College Intel

Tufts University Admissions

Red-bricked East Hall is featured at Tufts University.

The first ever telephones, electric streetcars, and advances in nutritional science were all innovations carried out by faculty at Tufts University in the 19th century. Despite this history, Tufts only recently emerged into its current status as an R1 research university with “very high research activity” as classified by the Carnegie Classification. For most of its history, Tufts was a small liberal arts school for Northeastern prep school students that also happened to house some of the greatest scientific minds in America. The university’s recent cross-institutional collaborations with the New England Conservatory, MIT, Harvard, and universities across Europe have solidified its status as a global member of the elite higher education sphere. 

Seven Nobel Prize Laureates and four Pulitzer Prize winners have taught at Tufts, along with economist and former Harvard president Lawrence Bacow, literary critic Lee Edelman, and former U.S. Secretary of Education Lauro Cavazos. Tufts alumni include eBay founder Pierre Omidyar, The View cast member and journalist Meredith Viera, and singer-songwriter Tracy Chapman. 

Around 6,600 undergraduates and 6,000 postgraduates attend Tufts across campuses in Medford/Somerville, North Grafton, and Boston. The School of Arts and Science and the School of Engineering are located on the main campus in Medford/Somerville, but some undergraduates also enroll at the School of the Museum of Fine Arts in Boston, which is (surprise, surprise!) affiliated with the prestigious Museum of Fine Arts. Tufts also operates graduate schools focusing on dental medicine, medicine, law & diplomacy, veterinary medicine, biomedical science, nutrition, and citizen & public service. 

The School of Arts and Science claims to have “no core curriculum,” but it does require the following classes: a “first-year writing requirement,” a “language or culture requirement,” a “world civilizations requirement,” and two classes each in the humanities, arts, social sciences, natural sciences, and mathematical sciences. Whether this coursework is comprehensive enough to constitute a core curriculum is up for interpretation, but in any case Tufts students are sure to receive a formidable education that lasts a lifetime.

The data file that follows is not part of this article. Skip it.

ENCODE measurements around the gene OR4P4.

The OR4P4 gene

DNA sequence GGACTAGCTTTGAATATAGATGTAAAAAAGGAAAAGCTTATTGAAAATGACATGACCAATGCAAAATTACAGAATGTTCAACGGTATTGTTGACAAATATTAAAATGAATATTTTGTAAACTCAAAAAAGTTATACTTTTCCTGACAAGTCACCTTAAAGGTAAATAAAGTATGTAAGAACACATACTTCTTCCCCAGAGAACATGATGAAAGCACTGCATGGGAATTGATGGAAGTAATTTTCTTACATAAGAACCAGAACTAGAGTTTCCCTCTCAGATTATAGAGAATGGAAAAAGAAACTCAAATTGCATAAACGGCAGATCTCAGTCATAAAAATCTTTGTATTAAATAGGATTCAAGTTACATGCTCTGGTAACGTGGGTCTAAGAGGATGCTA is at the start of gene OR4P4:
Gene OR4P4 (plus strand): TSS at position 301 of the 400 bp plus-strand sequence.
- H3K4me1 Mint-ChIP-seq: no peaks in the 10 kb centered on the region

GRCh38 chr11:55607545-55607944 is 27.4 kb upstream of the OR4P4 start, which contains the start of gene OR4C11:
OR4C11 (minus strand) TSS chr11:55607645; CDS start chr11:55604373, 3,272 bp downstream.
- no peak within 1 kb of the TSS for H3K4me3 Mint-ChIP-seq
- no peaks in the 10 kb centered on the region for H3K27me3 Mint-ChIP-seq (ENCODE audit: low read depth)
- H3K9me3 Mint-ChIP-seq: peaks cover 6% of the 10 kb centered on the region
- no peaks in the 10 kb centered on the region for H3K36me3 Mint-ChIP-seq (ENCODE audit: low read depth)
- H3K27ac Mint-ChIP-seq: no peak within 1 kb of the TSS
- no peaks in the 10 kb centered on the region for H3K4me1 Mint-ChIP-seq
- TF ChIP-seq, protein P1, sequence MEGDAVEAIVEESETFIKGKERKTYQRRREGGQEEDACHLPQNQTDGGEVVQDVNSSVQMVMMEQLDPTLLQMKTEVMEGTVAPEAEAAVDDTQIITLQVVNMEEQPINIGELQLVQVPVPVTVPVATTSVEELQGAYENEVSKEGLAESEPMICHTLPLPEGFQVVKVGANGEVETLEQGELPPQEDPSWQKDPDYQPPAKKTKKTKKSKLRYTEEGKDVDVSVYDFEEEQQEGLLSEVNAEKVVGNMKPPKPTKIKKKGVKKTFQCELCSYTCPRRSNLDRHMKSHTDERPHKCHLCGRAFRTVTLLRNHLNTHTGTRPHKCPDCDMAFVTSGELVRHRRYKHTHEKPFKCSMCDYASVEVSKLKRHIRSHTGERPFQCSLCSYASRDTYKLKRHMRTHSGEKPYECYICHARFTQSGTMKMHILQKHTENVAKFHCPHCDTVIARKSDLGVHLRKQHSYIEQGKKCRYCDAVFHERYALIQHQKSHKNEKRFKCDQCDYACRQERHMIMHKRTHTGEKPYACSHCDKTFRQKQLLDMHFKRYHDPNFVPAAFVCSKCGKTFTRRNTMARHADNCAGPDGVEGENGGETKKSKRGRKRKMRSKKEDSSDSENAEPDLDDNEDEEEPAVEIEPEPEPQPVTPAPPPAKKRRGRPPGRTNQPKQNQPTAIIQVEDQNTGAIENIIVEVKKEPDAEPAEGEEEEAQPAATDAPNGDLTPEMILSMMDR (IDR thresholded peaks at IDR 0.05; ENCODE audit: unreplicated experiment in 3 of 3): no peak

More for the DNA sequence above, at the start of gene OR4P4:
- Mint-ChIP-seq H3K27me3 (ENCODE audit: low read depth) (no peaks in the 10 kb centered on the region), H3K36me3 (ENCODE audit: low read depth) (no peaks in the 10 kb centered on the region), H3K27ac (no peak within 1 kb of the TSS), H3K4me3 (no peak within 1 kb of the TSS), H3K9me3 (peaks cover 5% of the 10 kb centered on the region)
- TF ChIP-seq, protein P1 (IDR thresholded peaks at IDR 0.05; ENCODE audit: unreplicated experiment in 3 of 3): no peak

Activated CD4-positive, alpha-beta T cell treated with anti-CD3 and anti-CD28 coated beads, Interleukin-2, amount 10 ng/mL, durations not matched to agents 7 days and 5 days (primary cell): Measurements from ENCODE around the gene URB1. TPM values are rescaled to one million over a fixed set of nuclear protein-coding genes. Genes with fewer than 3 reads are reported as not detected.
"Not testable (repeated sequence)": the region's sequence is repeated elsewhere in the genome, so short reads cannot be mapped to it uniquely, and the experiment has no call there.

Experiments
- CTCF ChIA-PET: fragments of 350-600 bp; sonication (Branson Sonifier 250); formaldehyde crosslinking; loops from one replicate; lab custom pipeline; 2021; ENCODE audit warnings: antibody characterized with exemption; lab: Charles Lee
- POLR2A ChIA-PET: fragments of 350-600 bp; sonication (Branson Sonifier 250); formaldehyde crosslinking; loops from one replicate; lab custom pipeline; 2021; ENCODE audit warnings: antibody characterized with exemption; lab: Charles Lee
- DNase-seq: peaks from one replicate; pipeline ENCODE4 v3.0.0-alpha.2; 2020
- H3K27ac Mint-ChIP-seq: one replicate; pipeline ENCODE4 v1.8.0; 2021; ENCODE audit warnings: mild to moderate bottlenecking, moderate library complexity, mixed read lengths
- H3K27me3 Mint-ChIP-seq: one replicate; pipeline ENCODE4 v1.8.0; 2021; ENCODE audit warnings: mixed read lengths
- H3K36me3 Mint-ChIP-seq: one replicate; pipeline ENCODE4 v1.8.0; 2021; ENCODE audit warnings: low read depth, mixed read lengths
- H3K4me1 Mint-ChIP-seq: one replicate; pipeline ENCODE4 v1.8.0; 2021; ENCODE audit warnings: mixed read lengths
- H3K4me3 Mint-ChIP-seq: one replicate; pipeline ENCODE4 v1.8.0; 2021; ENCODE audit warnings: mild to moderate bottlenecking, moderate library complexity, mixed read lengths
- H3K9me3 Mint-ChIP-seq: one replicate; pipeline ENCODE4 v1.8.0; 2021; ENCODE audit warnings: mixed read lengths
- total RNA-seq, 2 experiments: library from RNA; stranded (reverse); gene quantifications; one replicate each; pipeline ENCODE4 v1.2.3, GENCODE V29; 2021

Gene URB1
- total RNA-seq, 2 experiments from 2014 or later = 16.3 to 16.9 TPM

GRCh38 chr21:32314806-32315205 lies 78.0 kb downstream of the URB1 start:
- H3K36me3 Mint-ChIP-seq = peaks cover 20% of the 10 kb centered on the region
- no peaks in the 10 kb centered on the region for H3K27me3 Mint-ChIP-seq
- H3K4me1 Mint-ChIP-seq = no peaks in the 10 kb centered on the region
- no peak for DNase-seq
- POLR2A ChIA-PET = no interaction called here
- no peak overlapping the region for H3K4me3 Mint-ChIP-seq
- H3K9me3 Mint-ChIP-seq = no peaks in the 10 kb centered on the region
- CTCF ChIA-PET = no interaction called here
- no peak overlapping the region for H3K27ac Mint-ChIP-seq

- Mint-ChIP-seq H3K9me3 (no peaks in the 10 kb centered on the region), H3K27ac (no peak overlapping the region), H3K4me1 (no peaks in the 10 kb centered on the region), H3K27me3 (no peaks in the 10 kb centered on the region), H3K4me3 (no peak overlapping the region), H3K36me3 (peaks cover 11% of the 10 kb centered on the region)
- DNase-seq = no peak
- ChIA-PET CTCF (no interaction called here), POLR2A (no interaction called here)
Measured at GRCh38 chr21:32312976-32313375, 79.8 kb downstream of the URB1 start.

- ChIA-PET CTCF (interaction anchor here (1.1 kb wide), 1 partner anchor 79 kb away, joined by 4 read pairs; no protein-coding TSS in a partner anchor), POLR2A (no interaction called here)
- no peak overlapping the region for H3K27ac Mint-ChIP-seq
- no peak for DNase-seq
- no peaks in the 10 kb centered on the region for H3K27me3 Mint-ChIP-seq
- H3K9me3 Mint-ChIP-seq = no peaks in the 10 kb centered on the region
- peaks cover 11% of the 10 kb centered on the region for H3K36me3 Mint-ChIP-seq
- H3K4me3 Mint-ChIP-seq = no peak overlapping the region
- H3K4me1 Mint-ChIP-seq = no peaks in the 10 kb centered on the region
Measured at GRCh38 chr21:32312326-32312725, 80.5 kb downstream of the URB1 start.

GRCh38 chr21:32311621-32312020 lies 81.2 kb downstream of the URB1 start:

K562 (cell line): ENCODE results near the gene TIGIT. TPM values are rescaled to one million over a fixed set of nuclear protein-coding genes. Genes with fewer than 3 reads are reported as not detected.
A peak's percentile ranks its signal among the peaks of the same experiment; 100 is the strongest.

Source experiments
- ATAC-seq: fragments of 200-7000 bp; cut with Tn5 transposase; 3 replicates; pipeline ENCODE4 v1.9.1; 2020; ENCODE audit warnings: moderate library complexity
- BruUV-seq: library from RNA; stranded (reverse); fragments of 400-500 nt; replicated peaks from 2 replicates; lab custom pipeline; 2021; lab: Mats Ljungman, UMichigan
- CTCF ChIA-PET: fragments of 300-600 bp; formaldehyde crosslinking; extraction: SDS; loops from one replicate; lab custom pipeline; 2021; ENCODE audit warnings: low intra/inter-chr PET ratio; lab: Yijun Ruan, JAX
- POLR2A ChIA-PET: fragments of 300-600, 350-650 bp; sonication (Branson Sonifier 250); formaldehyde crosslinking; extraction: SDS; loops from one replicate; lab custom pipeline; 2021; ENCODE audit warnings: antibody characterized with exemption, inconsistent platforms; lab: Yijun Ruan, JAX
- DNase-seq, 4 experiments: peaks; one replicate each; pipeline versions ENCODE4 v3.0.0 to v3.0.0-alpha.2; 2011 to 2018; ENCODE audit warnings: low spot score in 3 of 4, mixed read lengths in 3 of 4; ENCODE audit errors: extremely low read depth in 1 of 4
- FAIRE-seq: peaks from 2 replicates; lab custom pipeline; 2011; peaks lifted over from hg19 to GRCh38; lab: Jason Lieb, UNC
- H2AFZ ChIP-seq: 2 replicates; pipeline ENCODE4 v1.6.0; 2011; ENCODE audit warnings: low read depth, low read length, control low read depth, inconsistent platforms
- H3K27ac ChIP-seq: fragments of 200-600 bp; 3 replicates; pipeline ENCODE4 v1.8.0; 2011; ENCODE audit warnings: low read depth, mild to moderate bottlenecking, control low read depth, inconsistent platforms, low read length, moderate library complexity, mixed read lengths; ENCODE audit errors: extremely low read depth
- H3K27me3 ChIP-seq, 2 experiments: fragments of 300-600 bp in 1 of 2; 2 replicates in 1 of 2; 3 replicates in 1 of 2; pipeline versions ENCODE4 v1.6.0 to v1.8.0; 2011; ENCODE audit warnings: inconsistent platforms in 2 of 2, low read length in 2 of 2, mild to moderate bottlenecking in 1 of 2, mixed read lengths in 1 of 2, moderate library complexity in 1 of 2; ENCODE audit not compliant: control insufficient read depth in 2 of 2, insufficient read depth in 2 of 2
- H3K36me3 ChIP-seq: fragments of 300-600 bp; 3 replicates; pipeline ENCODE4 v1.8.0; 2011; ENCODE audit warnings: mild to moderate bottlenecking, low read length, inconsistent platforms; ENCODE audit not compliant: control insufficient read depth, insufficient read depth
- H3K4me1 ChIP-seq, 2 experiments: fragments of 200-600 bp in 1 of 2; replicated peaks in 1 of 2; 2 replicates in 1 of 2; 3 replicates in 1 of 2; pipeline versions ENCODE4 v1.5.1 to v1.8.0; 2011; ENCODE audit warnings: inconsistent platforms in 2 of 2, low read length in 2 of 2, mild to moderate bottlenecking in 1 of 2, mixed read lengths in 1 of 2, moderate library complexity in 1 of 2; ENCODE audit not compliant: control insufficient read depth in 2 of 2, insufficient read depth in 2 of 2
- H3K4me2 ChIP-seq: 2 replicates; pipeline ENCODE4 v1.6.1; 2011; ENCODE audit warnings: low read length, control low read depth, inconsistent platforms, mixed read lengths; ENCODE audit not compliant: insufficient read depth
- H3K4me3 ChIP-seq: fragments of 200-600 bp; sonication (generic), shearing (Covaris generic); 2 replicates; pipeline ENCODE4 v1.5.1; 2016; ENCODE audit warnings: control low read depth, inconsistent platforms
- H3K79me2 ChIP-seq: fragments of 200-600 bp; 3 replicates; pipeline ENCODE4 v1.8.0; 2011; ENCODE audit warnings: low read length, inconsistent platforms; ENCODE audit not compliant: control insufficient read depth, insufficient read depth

Established in 1852 as “Tufts College” by the Universalist Church of Boston, the Tufts of the 19th century grew with the philanthropy of benefactors such as Circus businessman P. T. Barnum, whose namesake lives on with the Barnum Museum of Natural History on campus. Barnum also donated the stuffed hide of the famed Jumbo the elephant to the university in 1884. Today, Jumbo lives on as the campus mascot and the affectionate term for Tufts’ athletic teams, who compete in NCAA Division III.

In the 21st century, Tufts has forged a legacy for R&D (with over $200 million in annual research expenditures) and a campus culture that is easygoing, civically-engaged, and highly social. Students can split their time between writing for one of many publications like The Tufts Daily newspaper or The Zamboni satire magazine, performing with groups such as the Beelzebubs (an a cappella group who were featured on Glee), painting the Tufts cannon at midnight for the sake of promoting a social justice cause or upcoming event, or dodging administrators while participating in the infamous Naked Quad Run. The Greek life scene is considerable, with one out of every four undergraduates in a fraternity or sorority, but parties abound for students in all social niches.

Admissions to Tufts, in its earliest history, was a matter of birthright and elite upbringing. As meritocratic criteria were phased into the American higher education landscape, admission became more lenient. Ironically, acceptance rates have dwindled to Ivy-adjacent numbers in recent years on the basis of this very meritocratic criteria. 34,002 students applied to be members of the Class of 2027, and 3,444, or 10%, were accepted. According to Tufts Undergraduate Admissions, a competitive application requires extensive “self-reflection,” “research,” and “proof-reading.” Lucky for students who can’t imagine heading anywhere else for college, Ivy Coach excels at preparing students for the college application process with our own expert research, proof-reading, and tools for admissions-savvy self-reflection!

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